“They’re here, that’s their taxi,” Peter stated, moving rapidly, insomuch as his bulk would allow, towards the front door.

Steven followed at a somewhat more sedate pace.

Peter managed to get to the door and throw it open just as Dan and a striking looking blonde girl got to the top. He stepped forward and pulled Dan into an embrace.

There was a cough behind them; Peter released Dan.

“Judith, can I introduce you to my Dad’s? The big hairy one is Peter; the sensible one behind him is Steven.

“Peter, Steven, this is Judith Rousse, my girlfriend.”

Steven extended his hand to Judith, then moved over to give Dan a hug whilst Peter shook hands with Judith.

“You better come in; dump your luggage and come through to the conservatory. There is tea or coffee, whichever you prefer.”

An hour later Judith and Steven sat on the terrace by the conservatory, drinking another cup of tea whilst Peter and Dan made their way across to the paddock and a now rather aged Marmaduke.

“So,” asked Steven, “how did you two get together?”

“We met in a history lecture. I’m doing Politics and Economics and it has a number of modules in common with Law and Politics. I didn’t realise that the seat by the entrance was reserved, and it was a bit of an embarrassment when Dan tried to sit there.”

“No doubt it was.”

“Yes. Well, we got talking and I must say it was nice to have a boy interested in me for something other than my looks. After that we started going out together, so here I am.

“How did you come to adopt Dan?”

“He came to us for a few days’ emergency foster care and just stuck around. To be honest, by time he was here a week we really couldn’t imagine our lives without him around.”

“It could not have been an easy decision, though, to adopt a blind boy.”

“I don’t think we ever thought of him as being blind. He was just Dan—or Danny as he was then.”

Just then the doorbell rang and Steven excused himself to answer it. He returned with an elderly lady on his arm. “Judith, can I introduce Mrs Williamson?”

“Ah, so you’re the young lady I’ve heard so much about!”

“Oh,” Judith responded in surprise.

“Yes, ever since he was ten, Danny has phoned me each day to make sure I’m all right. For the last seven months, whenever he has phoned he has spoken about you, Judith.”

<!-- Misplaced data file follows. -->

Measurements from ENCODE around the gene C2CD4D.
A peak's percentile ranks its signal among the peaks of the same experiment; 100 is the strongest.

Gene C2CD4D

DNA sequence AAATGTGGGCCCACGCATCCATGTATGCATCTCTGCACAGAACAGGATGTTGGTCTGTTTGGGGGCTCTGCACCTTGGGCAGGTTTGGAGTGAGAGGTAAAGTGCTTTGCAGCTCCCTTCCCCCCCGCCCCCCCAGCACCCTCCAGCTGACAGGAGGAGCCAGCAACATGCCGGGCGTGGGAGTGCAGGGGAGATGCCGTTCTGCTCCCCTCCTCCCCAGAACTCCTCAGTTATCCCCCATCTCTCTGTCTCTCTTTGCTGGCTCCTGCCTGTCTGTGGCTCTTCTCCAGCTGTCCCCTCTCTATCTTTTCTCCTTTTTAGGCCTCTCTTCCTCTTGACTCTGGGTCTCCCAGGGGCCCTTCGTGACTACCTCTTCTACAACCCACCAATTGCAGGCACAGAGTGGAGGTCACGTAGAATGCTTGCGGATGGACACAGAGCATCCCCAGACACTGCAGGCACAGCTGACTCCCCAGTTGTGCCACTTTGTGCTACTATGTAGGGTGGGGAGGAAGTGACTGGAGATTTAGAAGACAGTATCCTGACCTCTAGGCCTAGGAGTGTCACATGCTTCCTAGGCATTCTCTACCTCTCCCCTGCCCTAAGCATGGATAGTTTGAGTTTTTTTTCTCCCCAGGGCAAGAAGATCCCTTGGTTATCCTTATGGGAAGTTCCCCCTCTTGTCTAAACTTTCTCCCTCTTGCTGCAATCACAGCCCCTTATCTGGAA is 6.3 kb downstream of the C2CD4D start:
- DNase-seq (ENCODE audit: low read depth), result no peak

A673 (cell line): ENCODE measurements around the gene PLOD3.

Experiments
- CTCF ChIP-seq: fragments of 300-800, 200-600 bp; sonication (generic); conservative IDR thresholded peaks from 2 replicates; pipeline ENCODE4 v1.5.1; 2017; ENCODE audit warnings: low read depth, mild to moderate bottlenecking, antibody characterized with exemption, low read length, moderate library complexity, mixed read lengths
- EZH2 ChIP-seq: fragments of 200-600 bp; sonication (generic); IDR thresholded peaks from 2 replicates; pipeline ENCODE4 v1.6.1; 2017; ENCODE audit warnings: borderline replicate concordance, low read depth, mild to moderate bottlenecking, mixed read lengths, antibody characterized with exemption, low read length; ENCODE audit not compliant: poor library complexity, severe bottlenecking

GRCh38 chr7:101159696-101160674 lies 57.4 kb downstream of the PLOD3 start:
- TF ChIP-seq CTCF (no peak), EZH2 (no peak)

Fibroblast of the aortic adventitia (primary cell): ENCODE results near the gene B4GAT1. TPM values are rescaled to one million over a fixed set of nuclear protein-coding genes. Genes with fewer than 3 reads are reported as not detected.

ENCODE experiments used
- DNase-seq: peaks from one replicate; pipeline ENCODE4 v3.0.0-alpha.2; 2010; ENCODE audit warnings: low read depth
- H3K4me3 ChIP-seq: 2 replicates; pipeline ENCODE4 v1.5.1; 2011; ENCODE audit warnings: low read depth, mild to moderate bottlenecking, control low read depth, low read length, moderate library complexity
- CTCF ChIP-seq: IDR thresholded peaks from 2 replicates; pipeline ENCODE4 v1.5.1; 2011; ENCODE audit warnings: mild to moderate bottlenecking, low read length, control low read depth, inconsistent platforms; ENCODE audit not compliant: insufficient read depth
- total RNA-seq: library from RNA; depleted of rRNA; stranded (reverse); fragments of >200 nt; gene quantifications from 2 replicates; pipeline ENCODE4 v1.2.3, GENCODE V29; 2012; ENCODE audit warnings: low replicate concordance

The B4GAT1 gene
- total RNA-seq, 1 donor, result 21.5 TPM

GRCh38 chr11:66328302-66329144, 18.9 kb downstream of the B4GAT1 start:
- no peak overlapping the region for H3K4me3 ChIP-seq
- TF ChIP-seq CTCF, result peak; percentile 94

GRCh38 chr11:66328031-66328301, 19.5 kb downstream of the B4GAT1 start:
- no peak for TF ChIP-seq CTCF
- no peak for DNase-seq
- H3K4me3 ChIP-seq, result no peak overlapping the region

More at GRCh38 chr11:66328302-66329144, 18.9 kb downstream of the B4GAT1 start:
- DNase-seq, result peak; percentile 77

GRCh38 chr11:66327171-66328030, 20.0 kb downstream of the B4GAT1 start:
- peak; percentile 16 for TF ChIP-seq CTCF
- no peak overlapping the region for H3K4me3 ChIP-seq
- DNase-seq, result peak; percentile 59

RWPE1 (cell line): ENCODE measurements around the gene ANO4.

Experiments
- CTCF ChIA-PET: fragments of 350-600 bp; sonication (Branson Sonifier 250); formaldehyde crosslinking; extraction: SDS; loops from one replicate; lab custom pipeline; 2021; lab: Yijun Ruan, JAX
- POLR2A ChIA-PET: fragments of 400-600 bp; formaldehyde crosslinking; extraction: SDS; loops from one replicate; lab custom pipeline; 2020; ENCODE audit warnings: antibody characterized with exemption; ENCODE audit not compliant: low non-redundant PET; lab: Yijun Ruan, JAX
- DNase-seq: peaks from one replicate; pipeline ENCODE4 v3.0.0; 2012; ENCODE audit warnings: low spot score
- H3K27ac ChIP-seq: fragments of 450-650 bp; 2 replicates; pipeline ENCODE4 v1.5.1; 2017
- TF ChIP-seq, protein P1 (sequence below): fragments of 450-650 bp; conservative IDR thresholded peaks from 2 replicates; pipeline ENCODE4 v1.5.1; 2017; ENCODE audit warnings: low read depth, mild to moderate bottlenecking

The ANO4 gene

Dan and Peter returned to the terrace as Mrs Williamson was speaking.

Dan moved in the direction of her voice and the old lady stepped forward to embrace him.

“Right, now everybody is here I have an announcement.” Dan stated. “On the train down I asked Judith to marry me. Despite her university education she was silly enough to say yes. Now, can we go in and have my cake? We can use that to celebrate.”

The party moved into the house. Steven found some glasses and a bottle of Freixenet Elyssia Gran Cuveé. Peter lit the candles on the cake, then guided Dan’s hand to it.

The young man held his hand over the cake so he could feel the heat coming off the candles, then moved it around so he could count them. “One, two, three, four, five, six, seven, eight, nine, ten.” Once he had them positioned in his mind he took a deep breath and blew them out.

“To Judith and Dan, may they have a happy life together,” Peter proposed.

“To Judith and Dan,” Steven and Mrs Williamson replied.

“Why are there only ten candles on the cake? Dan’s twenty.” Judith asked.

“They’re not celebrating my birthday darling; that’s tomorrow. This is the anniversary of the day I met my dads.”

This is a work of fiction and any similarity to a person living or dead is pure coincidence.

Copyright © 2014 Nigel Gordon

My thanks to Alien Son for his editorial skills.